When you have a chance, drop by Adam Barr's Proudly Serving site ( http://www.proudlyserving.com/) and visit. I stumbled across the site the year before last and I was quite delighted (the old version I discovered is at http://www.proudlyserving.com/old.html ). I especially enjoyed the story about the "Proudly Serving My Corporate Masters" button.
Adam's book was certainly a motivating factor for me to put some time aside to throw some words together into the occasional post.
A recent Proudly Serving post I especially enjoyed reading: Microsoft Goodness.
One of my beliefs that is teetering a bit is the belief in Microsoft's fundamental goodness as a company. I'm not concerned so much about the intentions of everyday employees; rather I wonder if Microsoft executives, in their heart of hearts, are really concerned about doing the right thing.
I'd say more concerned about looking like they are doing the right thing.
Five years ago Ballmer took point in leading Microsoft. Soon we became Jack Welch'd and our simple hard-working software development and selling became infused with company values and E/S/N's and career development videos with acronyms bandied about courtesy Harvard School of Business. All kind of like The Flood from Halo.
For all of this great effort to enforce values and goals, I feel empty sometimes - like all I've become is an assimilated asset trotted before shareholders within soap box emblazoned with "Your Passion Inspires Me to Create Software to Help You Reach it!" and an ingredient list of my company values (that's right ladies, Passion!).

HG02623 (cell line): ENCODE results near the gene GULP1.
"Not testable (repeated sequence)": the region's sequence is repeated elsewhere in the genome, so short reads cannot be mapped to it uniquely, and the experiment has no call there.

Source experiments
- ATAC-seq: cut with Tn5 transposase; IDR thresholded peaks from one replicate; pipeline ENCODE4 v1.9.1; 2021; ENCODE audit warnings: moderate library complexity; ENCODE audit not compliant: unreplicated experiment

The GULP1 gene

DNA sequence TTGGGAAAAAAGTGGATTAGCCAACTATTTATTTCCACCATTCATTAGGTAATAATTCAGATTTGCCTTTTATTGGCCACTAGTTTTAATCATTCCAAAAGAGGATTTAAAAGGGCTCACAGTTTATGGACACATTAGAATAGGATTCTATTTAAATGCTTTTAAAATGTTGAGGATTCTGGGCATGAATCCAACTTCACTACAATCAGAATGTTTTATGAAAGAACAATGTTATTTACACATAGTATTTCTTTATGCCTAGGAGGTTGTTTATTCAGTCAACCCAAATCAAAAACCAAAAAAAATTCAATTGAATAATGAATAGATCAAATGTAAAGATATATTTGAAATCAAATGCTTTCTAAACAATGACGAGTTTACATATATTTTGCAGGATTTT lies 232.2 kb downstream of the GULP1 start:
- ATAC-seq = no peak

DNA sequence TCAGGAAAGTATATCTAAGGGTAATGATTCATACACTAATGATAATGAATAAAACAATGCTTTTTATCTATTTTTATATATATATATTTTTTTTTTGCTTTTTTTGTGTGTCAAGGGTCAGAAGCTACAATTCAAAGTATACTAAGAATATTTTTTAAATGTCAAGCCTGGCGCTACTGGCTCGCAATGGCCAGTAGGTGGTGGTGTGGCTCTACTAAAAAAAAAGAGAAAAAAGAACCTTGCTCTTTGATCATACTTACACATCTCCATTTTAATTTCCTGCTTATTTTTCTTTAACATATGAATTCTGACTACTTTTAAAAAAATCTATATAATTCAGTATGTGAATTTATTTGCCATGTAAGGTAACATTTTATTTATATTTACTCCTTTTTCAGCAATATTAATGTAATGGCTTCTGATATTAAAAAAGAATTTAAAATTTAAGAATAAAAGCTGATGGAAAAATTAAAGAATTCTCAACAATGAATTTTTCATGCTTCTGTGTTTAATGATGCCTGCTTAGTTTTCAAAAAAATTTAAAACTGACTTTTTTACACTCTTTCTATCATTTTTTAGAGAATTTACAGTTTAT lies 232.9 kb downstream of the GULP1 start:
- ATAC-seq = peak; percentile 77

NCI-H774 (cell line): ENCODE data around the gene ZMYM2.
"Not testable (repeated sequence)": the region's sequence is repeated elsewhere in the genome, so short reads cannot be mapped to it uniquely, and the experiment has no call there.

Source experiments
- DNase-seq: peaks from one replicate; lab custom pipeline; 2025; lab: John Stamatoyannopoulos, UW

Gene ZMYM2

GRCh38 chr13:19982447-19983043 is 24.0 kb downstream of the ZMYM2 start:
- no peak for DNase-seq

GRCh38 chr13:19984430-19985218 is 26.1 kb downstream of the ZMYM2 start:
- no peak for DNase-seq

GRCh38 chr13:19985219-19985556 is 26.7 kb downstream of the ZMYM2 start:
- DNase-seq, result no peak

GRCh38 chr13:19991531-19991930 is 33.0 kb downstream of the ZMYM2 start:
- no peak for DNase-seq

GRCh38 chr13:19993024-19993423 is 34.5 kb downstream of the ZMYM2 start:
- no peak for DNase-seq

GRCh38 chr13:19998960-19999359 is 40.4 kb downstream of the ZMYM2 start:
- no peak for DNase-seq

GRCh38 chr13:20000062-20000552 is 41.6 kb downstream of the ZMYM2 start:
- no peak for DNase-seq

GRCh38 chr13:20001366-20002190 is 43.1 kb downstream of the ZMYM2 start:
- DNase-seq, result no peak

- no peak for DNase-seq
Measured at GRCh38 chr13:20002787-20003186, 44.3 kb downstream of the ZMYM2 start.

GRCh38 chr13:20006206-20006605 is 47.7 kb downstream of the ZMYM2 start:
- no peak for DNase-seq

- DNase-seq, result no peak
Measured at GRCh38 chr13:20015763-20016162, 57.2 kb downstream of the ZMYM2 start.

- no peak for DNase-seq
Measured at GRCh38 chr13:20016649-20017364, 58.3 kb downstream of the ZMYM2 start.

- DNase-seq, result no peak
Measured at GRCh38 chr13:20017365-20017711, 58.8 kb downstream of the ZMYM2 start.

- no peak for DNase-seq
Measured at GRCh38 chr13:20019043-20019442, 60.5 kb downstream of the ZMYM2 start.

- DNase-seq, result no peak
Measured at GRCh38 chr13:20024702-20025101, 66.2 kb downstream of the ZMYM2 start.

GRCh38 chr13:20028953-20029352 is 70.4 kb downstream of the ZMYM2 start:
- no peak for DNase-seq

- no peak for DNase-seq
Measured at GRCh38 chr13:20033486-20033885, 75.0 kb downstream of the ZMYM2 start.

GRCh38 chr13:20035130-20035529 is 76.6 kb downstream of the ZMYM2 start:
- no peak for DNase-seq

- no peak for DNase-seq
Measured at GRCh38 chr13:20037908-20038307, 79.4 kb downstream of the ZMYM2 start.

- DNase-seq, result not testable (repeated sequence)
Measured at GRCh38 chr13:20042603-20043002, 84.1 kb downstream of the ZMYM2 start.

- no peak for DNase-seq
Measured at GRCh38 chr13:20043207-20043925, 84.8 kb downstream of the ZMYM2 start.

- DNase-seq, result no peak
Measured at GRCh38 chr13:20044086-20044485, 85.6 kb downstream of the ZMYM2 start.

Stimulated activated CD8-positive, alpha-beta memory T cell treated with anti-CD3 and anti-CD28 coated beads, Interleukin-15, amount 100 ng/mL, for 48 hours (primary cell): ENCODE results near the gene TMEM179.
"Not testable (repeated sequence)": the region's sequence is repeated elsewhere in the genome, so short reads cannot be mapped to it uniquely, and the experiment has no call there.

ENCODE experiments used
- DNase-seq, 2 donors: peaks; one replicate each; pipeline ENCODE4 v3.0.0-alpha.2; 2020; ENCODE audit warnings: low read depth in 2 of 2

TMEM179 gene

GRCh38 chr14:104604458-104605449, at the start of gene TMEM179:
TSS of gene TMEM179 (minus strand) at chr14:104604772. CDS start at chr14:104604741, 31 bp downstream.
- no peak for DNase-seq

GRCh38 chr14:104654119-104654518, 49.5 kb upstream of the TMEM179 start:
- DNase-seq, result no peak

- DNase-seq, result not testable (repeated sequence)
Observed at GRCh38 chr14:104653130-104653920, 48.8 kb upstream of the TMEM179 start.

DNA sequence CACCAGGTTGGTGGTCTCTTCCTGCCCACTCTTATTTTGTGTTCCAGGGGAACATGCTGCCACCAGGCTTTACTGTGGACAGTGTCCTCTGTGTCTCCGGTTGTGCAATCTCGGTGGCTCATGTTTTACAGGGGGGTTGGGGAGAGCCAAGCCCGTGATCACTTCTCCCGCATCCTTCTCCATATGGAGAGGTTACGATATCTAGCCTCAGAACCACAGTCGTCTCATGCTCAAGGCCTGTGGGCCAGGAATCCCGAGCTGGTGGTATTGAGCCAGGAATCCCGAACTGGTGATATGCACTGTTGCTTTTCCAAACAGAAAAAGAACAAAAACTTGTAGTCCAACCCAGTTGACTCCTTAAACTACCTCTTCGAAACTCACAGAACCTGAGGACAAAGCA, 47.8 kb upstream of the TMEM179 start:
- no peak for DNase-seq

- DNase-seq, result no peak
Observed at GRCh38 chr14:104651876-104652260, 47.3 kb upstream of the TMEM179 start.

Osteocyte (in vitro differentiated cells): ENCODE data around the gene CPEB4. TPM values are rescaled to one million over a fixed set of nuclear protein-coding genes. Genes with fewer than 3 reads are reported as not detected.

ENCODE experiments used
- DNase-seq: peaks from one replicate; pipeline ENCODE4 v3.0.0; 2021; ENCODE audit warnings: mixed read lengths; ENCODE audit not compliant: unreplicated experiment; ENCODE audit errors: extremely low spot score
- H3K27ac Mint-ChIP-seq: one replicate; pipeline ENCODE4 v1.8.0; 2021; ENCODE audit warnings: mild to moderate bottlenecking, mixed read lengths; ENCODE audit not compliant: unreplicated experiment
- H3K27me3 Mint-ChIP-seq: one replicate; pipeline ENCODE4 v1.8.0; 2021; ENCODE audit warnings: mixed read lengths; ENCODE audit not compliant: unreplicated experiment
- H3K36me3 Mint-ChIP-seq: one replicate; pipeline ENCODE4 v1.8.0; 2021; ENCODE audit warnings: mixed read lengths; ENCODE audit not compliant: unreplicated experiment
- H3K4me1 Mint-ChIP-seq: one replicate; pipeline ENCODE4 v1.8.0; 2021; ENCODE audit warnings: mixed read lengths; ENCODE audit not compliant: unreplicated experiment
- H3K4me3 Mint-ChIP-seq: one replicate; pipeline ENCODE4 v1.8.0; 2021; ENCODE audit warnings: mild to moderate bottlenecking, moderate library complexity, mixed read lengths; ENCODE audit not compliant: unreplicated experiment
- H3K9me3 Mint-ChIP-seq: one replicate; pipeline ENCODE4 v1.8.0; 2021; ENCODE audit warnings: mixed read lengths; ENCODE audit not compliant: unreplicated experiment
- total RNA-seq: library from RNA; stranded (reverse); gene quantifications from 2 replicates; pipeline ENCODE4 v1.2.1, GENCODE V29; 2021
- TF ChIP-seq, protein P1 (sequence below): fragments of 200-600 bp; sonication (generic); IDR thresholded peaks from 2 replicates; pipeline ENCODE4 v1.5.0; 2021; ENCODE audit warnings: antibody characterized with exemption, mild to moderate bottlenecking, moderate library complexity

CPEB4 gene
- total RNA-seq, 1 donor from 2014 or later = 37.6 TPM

The more we poke and prod and bucket what it takes to be a successful Microsoftie the more we miss than recognize. I would dance with glee and never post another missive here if we could just go back to the old review document (with nary a mention of commitments nor values - not because I'm value free but because they are so empty and vague).
The old-school Microsoft Competencies is a great set of resources. They've been kneed a bit in the midst of all the other people-research projects we've endured. Let's get back to basics and focus there. Streamline it to focus on the competencies that matter most to your job and product and let the rest fall into place.
We are inherently good people. But instilled values are stale and limiting. It's not working out (like a lot of things that have happened in the last five years) and we should rewind the clock here a bit.